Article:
top of page

Translations 9

How and why: the two most confusing of question words

An expanded text from Typical Errors in English

The main problem with these two words is all about direct translation from Polish to English, so let's have a look at the various examples in detail.


HOW is a word that virtually all English students have problems with, often using this instead of WHAT when it comes to asking for meanings in the subject of English.


In the UK, it is also seen as a word in stereotypical use by learners with examples such as I don’t remember how it’s called and How to say that someone falls down because of ice on the road. Comedians often use ‘how’ phrases when they are mimicking non-English speakers, particularly from Europe.


In virtually all cases, when asking about the meaning of something, the word what is usually needed instead of how: I don’t remember what it is called. What do you say (or what should you say) when someone falls down because of the ice? What is pierogi in English? 

How you say pierogi in English?/How is pierogi in English?/How is it in English?/How do you say pierogi in English?
In the Polish language (and in other languages too), the question word how (jak) is often used when wanting to know something. In English, if you want to know something, the question word to use is what. So if you want to know a Polish word in English, you should ask ‘What is pierogi in English?’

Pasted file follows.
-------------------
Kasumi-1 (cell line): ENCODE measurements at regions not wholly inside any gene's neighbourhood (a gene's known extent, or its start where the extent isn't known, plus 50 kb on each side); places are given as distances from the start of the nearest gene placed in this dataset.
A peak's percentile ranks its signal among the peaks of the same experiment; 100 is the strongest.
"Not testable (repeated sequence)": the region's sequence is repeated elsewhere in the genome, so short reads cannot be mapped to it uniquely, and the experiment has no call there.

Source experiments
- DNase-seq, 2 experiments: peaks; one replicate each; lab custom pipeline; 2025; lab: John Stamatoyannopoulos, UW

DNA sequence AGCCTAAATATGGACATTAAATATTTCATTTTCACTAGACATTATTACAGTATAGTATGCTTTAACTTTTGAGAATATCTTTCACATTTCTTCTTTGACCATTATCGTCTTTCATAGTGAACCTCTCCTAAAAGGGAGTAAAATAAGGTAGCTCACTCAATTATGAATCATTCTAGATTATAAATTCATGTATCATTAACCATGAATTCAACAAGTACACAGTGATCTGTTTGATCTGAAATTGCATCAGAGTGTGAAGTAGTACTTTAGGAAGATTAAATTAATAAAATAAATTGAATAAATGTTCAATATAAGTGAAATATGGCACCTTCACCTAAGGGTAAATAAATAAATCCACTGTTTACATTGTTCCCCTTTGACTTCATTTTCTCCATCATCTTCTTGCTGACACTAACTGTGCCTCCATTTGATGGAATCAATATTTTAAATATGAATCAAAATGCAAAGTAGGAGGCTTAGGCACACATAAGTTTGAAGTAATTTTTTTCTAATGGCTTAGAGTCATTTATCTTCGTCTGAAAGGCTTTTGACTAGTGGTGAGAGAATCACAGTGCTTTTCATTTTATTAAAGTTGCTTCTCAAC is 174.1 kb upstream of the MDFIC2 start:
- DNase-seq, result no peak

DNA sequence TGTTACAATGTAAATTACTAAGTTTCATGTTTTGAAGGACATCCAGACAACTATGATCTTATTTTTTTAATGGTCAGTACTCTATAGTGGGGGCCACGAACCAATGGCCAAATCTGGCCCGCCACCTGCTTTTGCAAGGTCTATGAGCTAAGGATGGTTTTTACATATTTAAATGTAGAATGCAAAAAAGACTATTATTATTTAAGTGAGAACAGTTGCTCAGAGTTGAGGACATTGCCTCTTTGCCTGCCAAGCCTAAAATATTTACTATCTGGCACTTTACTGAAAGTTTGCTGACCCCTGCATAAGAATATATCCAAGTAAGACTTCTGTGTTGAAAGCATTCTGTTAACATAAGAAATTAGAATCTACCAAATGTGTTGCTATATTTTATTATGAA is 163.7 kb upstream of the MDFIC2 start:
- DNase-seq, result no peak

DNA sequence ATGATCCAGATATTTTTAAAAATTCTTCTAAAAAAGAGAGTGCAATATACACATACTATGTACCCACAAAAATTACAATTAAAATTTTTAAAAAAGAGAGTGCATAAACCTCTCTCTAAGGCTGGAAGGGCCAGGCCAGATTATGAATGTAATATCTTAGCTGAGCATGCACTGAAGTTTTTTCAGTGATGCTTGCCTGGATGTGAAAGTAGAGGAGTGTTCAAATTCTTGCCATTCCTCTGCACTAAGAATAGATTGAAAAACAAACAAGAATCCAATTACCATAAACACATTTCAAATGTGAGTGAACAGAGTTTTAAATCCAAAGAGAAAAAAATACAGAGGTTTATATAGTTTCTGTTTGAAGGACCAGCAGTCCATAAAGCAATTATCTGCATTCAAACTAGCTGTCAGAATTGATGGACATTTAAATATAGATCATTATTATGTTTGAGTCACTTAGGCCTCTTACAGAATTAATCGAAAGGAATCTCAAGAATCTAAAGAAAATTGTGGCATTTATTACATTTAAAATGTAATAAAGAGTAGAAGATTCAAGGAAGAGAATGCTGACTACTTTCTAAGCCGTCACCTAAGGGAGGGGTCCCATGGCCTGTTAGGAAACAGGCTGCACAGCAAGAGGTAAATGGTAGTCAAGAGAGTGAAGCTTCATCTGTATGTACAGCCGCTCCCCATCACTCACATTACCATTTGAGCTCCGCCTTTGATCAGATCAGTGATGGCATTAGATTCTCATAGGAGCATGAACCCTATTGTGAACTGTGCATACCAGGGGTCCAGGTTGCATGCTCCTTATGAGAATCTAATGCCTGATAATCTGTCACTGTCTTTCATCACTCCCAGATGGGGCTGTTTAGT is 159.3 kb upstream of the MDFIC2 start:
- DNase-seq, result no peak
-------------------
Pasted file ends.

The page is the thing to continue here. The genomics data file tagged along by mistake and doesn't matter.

How is used in many ways for questions:


 •    It can be used to ask about the ability, method, or the way in which something happens, is expressed, or is done: How do you play cricket? How do you manage with six children? How do you make bigos? How is pierogi made?


 •    It is also used to express quantity: How many people live in China? How old are you? How much money have you got?


 •    It can also be used when asking someone whether something is or was successful or enjoyable: How was your trip? How are you getting on in your new job? How is my pronunciation? 

 •    It is used when someone asks about the state or health of a person/situation, or to find out someone’s news: How are you today? How’s the weather in London? I wonder how she got on with her new boyfriend yesterday? How is it in Madrid?


 •    There are also a number of expressions that use how: How should I say this? (What is the best way to express what I am going to say next?); How about a cup of tea? (I think a cup of tea is a good idea. What can also be used for a similar meaning); How strange! (to show surprise); How could you? (to disapprove); How about you? (What do you think?)


I don't know how it looks like.

A very common problem, it's officially in my top ten of errors, and surprisingly it gets little mention in the book, so here it is.


It should be I don't know what it looks like.


The use of the question words what and how when asking about something's appearance does give students of English problems, so we should say I don't know how it looks, or I don't know what it looks like